Heart of Campus
The Kansas Union serves as KU’s community center. By its nature, it provides an environment in which all voices can be heard and conversations can occur. Through openness, engagement, and inclusiveness, the Union supports student aspirations for a better KU and community-at-large.
Kansas Union History
The Kansas Union was built as a memorial to the 130 KU alumni and students who died in World War I. A roll of honor and other artifacts were sealed in a copper box and placed behind the 1925 cornerstone of the building on April 19, 1926. The Kansas Union was dedicated by then-Chancellor Ernest H. Lindley following a parade down Jayhawk Boulevard. The building has endured many changes, including several renovations and additions, and a fire in 1970.
History of the University of Kansas Memorial Corporation
A memorial union, which would later become the Kansas Union, was conceived in 1919, after World War I, by students, faculty, and staff of the University of Kansas. Along with Memorial Stadium, the Kansas Union was dedicated to the 130 KU students who gave their lives in the war. Although plans were drawn up quickly, construction did not start until the mid-1920s and, because initial funding was inadequate, was not finished until the mid-1930s. The Grand Ballroom of the Kansas Union signified the official completion in 1934. The Union housed a cafeteria, ballroom, lounges, and the student activity office.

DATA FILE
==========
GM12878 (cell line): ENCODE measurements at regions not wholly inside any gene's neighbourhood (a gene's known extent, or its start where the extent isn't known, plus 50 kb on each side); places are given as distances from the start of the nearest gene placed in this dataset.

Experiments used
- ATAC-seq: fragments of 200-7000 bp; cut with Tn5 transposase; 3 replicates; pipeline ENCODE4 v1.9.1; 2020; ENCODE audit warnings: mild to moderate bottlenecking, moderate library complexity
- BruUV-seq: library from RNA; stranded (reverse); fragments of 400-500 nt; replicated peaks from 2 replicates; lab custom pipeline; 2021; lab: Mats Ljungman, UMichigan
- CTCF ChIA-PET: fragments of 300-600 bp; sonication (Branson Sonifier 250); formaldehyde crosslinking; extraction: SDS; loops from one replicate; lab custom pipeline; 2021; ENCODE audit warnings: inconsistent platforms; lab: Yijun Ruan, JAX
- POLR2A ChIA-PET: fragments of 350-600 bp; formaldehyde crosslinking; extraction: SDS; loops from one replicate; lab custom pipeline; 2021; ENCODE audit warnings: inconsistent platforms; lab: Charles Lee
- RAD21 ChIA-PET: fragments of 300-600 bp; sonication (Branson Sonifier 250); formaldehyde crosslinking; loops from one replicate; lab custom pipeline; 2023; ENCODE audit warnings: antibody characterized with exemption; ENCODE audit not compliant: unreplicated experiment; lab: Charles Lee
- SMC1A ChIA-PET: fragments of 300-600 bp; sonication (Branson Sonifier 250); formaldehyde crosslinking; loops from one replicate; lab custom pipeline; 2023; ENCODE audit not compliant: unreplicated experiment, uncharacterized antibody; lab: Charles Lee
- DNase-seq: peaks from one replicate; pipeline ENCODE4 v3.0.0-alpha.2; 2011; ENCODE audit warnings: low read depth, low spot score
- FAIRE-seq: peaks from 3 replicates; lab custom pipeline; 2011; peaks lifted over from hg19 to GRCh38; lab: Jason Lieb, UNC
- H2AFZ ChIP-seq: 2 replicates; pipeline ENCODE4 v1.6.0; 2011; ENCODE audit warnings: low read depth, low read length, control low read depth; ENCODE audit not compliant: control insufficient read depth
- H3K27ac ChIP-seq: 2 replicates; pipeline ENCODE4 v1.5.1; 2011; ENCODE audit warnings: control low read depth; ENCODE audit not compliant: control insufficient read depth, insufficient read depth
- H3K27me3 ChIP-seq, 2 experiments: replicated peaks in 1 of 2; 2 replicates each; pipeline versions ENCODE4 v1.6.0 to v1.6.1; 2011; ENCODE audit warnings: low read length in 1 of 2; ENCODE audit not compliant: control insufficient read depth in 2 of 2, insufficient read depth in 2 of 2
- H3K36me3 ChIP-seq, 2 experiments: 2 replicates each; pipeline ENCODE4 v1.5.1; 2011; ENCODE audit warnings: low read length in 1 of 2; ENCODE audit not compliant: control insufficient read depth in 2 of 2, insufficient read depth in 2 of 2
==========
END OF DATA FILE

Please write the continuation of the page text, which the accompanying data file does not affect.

During World War II, the Kansas Union cafeteria was used as a mess hall for 500 Navy machinists who had come to campus for training. The building was a modest 80-by-135 square fee until 1947. During the post-war years, the Kansas Union grew tremendously. Returning GIs had a great impact upon all universities, and KU was no exception. Between 1947 and 1993, no fewer than five major additions were added to the original building.
Today, the Kansas Union is more than 250,000 square feet on six levels. Students can engage in programming at Student Union Activities, visit the KU Bookstore, dine at the Market, grab a coffee at The CoffeeHouse Starbucks, or a bit to eat at Pizza Hut. Arguably, the Kansas Union is the oldest student union west of the Mississippi River.
Of historical note, the first American to die in World War I, William T. Fitzsimons, was a KU graduate, and his photograph appears, with the other 129 students and alumni who perished in the war, on a special plaque located on the Jayhawk Walk on Level 4 of the union.
A satellite union near the residence halls was conceived in the 1970s by involved students and union staff. Constructed and opened for business in 1979, it was renamed the Burge Union in 1982, in honor of Frank R. Burge, longtime director of the Kansas Union.